Making science concepts real with cooking and school gardens
School gardens or cooking can be a great way to show students real world application of science skills.
American students have fallen behind other countries in science, technology, engineering and mathematics (STEM) disciplines. Different studies indicate that these low STEM scores may be because students lack the ability to put STEM concepts into context and apply their knowledge to everyday life. Cooking classes can assist students in making those crucial connections between STEM concepts and the everyday processes of cooking and eating.
Classroom cooking classes have the potential to extend the school garden learning experiences into the winter months. Cooking classes bring the school garden full circle as the students will realize the true value of the school garden when they cook and enjoy what they have grown.
At the same time, teachers can utilize cooking in their classroom with the products of the garden to illuminate a variety of math and science concepts, such as the properties of matter and the role of temperature, emulsions, chemical reactions, measurements and volume. Nutrition education, improved food choices and enhancing the local school food system are valuable side benefits of combining cooking lessons with the school garden.
The FoodMASTER (Food, Math and Science Teaching Enhancement Resource) program is a cooking curriculum with lesson plans for students in grades 3-8 and for higher education levels. The Science Education Partnership Award supported by the National Institutes of Health sponsored the program. This is a highly useful tool for teachers as the lesson plans are designed to be kid friendly and easy for both teachers and students to follow. Each topic area has hands-on and computer based lessons to take students on an exciting exploration of food, math, and science. The FoodMASTER program also includes equipment and supply lists by each chapter. The 3rd-5th grade program includes math supplements for each chapter, “Take Home Activities”, and small grant sample letter and guidelines. The 6th-8th grade programs include Common Core State and Next Generation Science Standard Alignment.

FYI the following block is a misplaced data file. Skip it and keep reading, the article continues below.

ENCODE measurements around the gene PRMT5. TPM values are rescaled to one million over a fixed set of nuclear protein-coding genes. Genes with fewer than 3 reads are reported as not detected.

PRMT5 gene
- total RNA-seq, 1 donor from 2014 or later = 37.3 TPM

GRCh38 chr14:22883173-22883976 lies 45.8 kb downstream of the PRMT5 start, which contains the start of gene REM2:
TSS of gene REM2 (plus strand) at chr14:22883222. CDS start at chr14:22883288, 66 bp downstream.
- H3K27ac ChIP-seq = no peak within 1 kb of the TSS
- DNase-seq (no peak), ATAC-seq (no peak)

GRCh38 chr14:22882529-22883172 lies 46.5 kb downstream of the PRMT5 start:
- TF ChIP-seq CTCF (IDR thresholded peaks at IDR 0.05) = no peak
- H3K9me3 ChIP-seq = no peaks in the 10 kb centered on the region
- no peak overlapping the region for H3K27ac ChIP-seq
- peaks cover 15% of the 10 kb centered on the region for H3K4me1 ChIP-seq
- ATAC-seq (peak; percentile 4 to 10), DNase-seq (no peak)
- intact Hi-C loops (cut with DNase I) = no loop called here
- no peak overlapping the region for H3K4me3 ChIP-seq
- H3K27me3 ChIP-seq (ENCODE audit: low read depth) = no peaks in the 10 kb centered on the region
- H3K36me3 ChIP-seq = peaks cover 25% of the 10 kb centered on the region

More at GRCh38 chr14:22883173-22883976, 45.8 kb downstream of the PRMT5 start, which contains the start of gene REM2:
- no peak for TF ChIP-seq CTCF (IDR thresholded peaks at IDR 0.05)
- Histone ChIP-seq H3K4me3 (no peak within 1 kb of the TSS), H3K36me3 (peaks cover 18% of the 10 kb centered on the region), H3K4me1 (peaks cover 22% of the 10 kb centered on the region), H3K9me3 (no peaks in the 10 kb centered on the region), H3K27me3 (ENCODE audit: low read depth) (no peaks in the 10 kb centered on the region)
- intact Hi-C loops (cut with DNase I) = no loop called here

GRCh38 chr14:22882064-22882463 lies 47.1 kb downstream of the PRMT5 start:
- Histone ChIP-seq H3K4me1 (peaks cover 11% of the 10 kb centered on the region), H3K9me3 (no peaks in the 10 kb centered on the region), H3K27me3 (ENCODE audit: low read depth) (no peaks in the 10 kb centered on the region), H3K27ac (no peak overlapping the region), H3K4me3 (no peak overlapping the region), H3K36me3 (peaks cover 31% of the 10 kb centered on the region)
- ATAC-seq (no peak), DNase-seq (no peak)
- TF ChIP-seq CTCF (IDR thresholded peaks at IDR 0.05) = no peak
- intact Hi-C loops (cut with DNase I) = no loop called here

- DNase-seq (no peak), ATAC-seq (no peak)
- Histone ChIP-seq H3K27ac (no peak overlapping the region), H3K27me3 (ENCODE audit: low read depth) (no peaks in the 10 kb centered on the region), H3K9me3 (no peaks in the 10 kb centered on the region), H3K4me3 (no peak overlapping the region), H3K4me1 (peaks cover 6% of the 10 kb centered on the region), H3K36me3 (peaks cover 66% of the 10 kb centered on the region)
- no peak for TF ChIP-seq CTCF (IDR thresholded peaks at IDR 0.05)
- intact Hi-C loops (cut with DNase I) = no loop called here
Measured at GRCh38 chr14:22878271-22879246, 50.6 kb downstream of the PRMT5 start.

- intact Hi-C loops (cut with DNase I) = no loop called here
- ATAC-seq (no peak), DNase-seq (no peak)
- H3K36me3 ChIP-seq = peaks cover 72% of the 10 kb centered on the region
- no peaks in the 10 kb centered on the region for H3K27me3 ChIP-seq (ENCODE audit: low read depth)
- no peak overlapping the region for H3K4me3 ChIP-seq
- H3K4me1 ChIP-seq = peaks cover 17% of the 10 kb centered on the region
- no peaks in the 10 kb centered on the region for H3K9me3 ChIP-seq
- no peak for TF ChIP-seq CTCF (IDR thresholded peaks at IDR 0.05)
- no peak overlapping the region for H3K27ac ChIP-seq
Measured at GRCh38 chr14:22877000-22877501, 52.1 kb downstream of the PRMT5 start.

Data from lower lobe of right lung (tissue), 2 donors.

Michigan State University Extension and the staff in the Community Food Systems Workgroup support Farm to School activities including school gardens. For more information, visit the Extension website. To have a digest of information delivered straight to your email inbox, visit http://www.msue.msu.edu/newsletters. To contact an expert in your area, visit http://expert.msue.msu.edu.